12. King MC, Rowell S, Love SM (1993) Inherited breast and ovarian cancer. What are the risks? What are the choices? JAMA 269(15):1975–1980.Google Scholar
  13. Lerman C, Narod S, Schulman K, Hughes C, Gomez-Caminero A, Bonney G, Gold K, Trock B, Main D, Lynch J, Fulmore C, Snyder C, Lemon SJ, Conway T, Tonin P, Lenoir G, Lynch H (1996) BRCA1 testing in families with breast-ovarian cancer: A prospective study of patient decision-making and outcomes. JAMA 275:1885–1892.Google Scholar
  14. Miki Y, Swensen J, Shattuck-Eidens D, et al. (1994) A strong candidate for the breast and ovarian cancer susceptibility gene BRCA1. Science 266:66–71.Google Scholar
  15. NIH Consensus Development Panel on Ovarian Cancer (1995) Ovarian cancer: Screening, treatment and follow-up. JAMA 273:491–497.Google Scholar
  16. Peters J (1992) When a history of breast cancer is identified during a counseling session. Perspect Genet Counsel 14(3):2–3.Google Scholar
  17. Peters J, Stopfer J (1996) Role of the genetic counselor in familial cancer. Oncology 10:159–175.Google Scholar
  18. Puck SM, Fleming JP (1986) Genetics, Environment & Your Baby. A Workbook for Parents to Be. Santa Fe, NM: Vivigen, pp 21–26.Google Scholar
  19. Richards MPM, Hallowell N, Green JM, Murton F, Statham H (1995) Counseling families with hereditary breast and ovarian cancer: A psychosocial perspective. J Genet Counsel 4(3):219–233.Google Scholar
  20. Schneider KA (1994) Counseling About Cancer: Strategies for Genetics Counselors. Dennisport, MA: Graphic Illusions.Google Scholar
  21. Shattuck-Eidens D, McClure M, Simard J, Labrie F, Narod S, Couch F, Hoskins K, Weber B, Castilla L, Erdos M, Brody L, Friedman L, Ostermeyer E, Szabo C, King M-C, Jhanwar S, Offit K, Norton L, Gilewski T, Lubin M, Osborne M, Black D, Boyd M, Steel M, Ingles S, Haile R, Lindblom A, Olsson H, Borg A, Bishop DT, Solomon E, Radice P, Spatti G, Gayther S, Ponder B, Warren W, Stratton M, Liu Q, Fujimura F, Lewis C, Skolnick MH, Goldgar DE (1995) A collaborative survey of 80 mutations in the BRCA1 breast and ovarian cancer susceptibility gene. Implications for presymptomatic testing and screening. JAMA 273(7):535–541.Google Scholar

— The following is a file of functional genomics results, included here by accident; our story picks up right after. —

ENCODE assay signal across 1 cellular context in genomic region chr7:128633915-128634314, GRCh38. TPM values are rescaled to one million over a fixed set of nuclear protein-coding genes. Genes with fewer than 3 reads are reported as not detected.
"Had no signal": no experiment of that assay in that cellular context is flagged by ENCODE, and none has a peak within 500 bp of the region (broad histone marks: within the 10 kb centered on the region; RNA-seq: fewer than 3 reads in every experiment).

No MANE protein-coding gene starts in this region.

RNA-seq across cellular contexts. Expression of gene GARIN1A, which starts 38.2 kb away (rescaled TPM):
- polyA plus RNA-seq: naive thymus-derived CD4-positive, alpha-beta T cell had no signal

22. Utah Cancer Registry, SEER Contract #N01CN05222.Google Scholar
  23. Wiggins S, Whyte P, Huggins M, Adam S, Theilmann J, Bloch M, Sheps SB, Schechter MT, Hayden MR (1992) The psychological consequences of predictive testing for Huntington's disease. N Eng J Med 327:1401–1405.Google Scholar

Copyright information

© National Society of Genetic Counselors, Inc. 1997

Authors and Affiliations

  • Bonnie Jeanne Baty
    • 1
  • Vickie L. Venne
    • 2
  • Jamie McDonald
    • 3
  • Robert T. Croyle
    • 4
  • Corinne Halls
    • 5
  • Jean E. Nash
    • 6
  • Jeffrey R. Botkin
    • 1
  1. 1.Department of PediatricsUniversity of UtahSalt Lake City
  2. 2.Huntsman Cancer InstituteUniversity of UtahSalt Lake City
  3. 3.Department of Obstetrics and GynecologyUniversity of UtahSalt Lake City
  4. 4.Department of PsychologyUniversity of UtahSalt Lake City
  5. 5.Department of PsychiatryUniversity of UtahSalt Lake City
  6. 6.Department of Human GeneticsUniversity of UtahSalt Lake City

Personalised recommendations